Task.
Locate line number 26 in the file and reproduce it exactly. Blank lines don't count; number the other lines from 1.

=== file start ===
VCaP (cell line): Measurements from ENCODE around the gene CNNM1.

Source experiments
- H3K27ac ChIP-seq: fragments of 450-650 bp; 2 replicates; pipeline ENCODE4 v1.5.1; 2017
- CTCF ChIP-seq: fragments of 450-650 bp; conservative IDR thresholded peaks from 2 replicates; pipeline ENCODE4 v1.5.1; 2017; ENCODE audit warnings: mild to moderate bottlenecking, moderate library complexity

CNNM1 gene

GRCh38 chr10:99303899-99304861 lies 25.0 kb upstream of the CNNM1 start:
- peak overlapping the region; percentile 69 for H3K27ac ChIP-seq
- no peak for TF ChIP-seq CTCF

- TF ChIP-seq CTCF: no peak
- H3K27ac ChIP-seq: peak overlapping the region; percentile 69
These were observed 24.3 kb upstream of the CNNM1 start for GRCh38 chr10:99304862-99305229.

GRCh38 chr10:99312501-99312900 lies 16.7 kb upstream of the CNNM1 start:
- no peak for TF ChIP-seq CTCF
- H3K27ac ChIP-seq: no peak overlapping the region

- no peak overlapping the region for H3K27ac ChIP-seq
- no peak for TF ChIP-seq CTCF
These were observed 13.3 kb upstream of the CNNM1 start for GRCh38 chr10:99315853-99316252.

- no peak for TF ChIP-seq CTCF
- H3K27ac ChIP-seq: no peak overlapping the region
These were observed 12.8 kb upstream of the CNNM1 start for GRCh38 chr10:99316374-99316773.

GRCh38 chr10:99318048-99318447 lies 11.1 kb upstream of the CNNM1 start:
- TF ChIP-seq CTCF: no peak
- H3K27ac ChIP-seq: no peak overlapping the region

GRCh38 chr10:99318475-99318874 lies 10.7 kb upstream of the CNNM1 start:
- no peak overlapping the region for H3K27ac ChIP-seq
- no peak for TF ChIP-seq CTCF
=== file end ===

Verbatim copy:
- no peak for TF ChIP-seq CTCF